|Gender/Women's Studies; Middle East/Near East Studies;|
|LCD Projector with Audio Patch or Speakers;|
|With the inception of the war in Syria, women have participated in the shaping of competing state projects in the country. Parties to the conflict have recruited them as fighters (e.g., “lionesses of Asad”), comrades (e.g., women on governing committees in Rojava), and wives (e.g., IS’ “jihadi brides”). Through Syrian women, Western aid agencies and foreign governments have promoted ideas about proper statehood and gendered citizenship. NGOs propel the neoliberal discourses of female empowerment and victimization, while foreign backers of the regime present an eroticized vision of Syrian women as supporters of male soldiers. |
It is in this context, where I situate my analysis of government-sponsored print and visual media sources in Arabic, Russian, and English about women fighting on the side of the Syrian regime. By unpacking the discourses and aesthetics of these materials, the paper interrogates the intersection of gender, sexuality, and militarized violence, reflected in the regime’s state project, which female fighters seemingly endorse and contribute to. It shows how pro-regime female warriors articulate a version of feminism that encompasses calls for equality, invocations of paternalism, and gendered desires for security, survival, and recognition. This rhetoric is embedded in the history of state-sponsored feminism in Syria, hyper-militarization and masculinization of regional politics, and female vulnerability to violence.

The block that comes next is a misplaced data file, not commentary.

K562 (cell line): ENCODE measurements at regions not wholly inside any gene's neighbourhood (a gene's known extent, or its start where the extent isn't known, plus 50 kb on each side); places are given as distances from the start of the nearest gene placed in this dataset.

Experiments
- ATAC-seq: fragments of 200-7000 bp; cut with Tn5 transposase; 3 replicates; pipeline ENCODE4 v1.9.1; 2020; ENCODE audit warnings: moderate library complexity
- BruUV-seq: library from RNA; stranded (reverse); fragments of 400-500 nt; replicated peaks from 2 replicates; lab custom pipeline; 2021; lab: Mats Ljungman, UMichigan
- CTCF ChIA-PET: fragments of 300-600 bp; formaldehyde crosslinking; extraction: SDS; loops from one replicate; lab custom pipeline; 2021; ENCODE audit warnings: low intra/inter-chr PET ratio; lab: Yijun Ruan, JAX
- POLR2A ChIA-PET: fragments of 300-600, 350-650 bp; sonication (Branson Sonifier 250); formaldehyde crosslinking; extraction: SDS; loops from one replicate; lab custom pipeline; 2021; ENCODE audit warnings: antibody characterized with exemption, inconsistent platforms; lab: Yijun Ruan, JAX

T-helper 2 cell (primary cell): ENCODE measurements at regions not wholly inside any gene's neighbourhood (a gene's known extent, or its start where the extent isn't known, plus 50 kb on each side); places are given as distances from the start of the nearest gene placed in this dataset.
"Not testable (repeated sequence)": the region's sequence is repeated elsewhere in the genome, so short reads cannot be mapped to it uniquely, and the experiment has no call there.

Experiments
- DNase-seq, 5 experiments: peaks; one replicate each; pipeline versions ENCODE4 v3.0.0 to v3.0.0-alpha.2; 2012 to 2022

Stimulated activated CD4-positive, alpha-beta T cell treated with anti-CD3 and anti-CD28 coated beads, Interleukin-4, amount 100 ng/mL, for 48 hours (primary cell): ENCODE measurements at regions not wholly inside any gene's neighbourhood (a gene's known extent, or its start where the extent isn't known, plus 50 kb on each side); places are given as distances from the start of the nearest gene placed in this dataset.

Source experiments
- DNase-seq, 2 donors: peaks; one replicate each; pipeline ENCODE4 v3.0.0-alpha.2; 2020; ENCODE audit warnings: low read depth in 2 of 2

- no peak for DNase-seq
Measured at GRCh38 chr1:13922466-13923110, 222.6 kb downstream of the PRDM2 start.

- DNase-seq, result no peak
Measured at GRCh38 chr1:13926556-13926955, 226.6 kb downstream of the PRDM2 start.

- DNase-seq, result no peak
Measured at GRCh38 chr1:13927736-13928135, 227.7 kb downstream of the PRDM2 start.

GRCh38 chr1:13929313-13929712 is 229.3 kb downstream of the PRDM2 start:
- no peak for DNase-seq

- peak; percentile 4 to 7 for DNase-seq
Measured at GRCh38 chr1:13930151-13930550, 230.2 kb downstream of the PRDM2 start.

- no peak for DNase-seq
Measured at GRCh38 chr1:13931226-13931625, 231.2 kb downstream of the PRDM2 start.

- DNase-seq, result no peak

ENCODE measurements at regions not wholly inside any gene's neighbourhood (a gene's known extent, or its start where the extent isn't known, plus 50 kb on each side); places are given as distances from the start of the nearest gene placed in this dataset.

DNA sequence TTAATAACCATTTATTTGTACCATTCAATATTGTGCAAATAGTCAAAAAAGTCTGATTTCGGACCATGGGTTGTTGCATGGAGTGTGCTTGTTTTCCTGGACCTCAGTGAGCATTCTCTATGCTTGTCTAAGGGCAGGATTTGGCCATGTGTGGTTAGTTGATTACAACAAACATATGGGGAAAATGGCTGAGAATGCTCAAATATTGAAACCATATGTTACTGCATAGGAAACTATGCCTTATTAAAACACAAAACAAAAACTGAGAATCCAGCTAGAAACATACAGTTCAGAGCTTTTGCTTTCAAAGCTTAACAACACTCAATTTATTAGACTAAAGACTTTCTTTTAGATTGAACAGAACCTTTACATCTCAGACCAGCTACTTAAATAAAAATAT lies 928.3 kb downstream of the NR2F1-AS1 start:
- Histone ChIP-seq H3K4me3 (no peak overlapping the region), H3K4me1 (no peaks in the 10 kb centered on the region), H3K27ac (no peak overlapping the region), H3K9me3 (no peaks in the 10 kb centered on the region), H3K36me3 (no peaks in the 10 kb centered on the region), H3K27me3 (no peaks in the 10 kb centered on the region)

The paper argues that by interpellating women as fighters for Asad and Syria, the regime reiterates Syrian modernity and nationalism as normative and produces the other side as the oppressors of women. It also presents pro-regime women’s participation in combat as “normalizing” and “liberating” (i.e., “women are not only good for birthing”). The women-soldiers’ recognition of themselves as equal partners to state-building – a well-known ruse of state feminist projects – subjects and disciplines them into proper citizenship and womanhood, thus postponing the “uncomfortable” questions about a true feminist liberation.
I draw from works on third world feminism, gender and violence in the Middle East, and state feminist projects in the region. Although research has been done on gender, normativity, and militarization in different contexts, this paper analyzes these interconnections in war-torn Syria, which lends itself to new theoretical insights. Moreover, media and scholarly attention has been given primarily to Kurdish and IS’ women fighters. Focusing on pro-regime female combatants, who also articulate a feminist project, will complicate the discussion about feminist possibilities and futurities in Syria.